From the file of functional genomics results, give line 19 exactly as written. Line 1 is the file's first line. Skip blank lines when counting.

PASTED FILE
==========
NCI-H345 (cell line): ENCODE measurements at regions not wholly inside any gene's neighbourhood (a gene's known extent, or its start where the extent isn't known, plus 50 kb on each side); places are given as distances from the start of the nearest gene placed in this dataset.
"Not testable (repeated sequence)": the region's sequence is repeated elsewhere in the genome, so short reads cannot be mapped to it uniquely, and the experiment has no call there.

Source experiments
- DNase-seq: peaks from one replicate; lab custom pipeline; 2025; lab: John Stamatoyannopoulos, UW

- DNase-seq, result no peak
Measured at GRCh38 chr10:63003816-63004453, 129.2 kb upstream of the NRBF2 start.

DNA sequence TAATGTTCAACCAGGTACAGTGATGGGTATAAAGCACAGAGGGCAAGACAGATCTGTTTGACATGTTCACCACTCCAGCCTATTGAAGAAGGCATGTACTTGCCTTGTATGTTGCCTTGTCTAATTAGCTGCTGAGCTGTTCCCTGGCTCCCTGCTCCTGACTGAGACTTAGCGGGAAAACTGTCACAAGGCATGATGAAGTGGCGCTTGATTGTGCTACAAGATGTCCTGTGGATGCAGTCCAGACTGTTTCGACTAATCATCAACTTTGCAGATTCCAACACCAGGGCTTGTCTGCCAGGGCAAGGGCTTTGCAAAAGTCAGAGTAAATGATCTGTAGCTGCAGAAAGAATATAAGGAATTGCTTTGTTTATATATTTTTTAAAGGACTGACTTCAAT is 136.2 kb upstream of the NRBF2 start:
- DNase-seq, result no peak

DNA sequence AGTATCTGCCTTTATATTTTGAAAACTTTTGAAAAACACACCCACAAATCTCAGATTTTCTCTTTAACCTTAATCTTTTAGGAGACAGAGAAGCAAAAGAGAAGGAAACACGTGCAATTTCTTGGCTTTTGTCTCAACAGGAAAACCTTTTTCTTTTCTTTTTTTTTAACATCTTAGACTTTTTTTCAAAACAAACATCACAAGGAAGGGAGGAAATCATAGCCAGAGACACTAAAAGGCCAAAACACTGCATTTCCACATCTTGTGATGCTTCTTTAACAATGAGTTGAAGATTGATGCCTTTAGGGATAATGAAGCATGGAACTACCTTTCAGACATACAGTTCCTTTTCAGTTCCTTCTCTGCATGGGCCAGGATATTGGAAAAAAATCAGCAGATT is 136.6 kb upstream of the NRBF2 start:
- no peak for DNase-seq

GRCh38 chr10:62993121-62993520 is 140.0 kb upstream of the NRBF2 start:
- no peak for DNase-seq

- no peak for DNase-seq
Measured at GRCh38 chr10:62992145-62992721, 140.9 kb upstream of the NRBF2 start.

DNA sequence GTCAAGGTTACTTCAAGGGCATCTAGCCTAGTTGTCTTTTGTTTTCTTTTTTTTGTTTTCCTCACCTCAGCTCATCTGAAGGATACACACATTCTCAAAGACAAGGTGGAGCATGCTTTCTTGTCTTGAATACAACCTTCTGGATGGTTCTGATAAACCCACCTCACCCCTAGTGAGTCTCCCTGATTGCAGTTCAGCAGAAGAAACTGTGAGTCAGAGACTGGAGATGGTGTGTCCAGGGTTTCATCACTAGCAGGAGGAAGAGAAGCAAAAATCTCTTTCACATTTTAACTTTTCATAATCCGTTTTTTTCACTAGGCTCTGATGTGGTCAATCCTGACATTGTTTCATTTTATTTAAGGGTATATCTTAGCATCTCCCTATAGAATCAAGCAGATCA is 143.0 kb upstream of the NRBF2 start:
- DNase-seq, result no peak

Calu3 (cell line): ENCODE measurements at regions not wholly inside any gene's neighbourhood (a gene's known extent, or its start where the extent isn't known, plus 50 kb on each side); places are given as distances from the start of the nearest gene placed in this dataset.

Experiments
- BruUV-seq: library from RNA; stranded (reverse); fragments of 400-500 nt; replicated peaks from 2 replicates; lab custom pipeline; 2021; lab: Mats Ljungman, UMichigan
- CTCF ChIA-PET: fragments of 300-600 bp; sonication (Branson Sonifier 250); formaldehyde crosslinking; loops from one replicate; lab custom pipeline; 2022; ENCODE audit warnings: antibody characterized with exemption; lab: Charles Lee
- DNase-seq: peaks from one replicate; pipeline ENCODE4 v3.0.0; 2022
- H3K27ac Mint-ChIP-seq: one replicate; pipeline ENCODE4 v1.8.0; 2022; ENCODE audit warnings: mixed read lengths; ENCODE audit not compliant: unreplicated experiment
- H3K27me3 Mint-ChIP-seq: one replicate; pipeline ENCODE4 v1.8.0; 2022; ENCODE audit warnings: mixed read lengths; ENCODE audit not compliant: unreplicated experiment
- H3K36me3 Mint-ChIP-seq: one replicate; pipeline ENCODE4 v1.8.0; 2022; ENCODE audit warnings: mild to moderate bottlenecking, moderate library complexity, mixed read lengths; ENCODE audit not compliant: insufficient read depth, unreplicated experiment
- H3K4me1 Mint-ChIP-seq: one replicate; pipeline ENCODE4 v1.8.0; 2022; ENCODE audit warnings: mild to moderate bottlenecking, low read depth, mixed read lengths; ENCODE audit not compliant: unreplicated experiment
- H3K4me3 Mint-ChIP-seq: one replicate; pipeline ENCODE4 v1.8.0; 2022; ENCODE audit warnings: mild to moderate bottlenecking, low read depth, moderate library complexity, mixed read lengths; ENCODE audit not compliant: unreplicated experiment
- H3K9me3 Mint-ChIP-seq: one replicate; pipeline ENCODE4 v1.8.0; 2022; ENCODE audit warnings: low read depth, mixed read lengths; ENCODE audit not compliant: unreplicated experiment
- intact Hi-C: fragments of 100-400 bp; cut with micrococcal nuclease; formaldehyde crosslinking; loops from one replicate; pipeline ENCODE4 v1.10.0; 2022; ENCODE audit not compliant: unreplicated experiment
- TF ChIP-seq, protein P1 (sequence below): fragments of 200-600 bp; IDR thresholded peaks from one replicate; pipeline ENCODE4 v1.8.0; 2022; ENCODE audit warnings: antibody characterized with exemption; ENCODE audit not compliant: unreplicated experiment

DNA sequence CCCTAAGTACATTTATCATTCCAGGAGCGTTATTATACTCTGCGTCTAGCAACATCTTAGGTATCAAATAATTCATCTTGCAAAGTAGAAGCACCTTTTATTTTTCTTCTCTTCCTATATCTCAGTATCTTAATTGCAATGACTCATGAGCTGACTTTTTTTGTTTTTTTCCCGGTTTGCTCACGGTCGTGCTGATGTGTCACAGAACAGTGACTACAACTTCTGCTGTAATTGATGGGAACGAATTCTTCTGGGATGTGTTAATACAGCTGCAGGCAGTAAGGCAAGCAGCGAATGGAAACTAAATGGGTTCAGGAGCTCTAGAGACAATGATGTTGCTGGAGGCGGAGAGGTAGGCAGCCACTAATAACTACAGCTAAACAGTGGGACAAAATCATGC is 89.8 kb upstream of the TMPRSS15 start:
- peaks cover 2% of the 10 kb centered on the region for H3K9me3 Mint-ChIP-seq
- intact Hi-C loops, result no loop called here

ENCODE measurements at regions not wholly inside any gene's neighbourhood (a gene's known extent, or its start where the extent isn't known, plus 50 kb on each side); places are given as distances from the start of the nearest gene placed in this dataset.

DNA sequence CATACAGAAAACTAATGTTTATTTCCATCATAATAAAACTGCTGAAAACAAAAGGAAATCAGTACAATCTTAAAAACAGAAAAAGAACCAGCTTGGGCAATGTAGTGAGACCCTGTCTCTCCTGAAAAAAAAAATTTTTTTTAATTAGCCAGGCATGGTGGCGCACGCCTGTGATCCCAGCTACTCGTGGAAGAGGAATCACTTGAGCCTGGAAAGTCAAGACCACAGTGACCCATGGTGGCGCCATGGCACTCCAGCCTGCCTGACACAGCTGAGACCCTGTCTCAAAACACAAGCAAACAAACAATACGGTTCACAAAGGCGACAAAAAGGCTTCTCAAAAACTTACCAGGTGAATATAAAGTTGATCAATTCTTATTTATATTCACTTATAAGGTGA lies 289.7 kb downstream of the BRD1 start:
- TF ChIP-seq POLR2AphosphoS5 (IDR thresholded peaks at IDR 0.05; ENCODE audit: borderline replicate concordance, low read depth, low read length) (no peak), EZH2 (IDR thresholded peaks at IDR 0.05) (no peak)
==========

- BruUV-seq: library from RNA; stranded (reverse); fragments of 400-500 nt; replicated peaks from 2 replicates; lab custom pipeline; 2021; lab: Mats Ljungman, UMichigan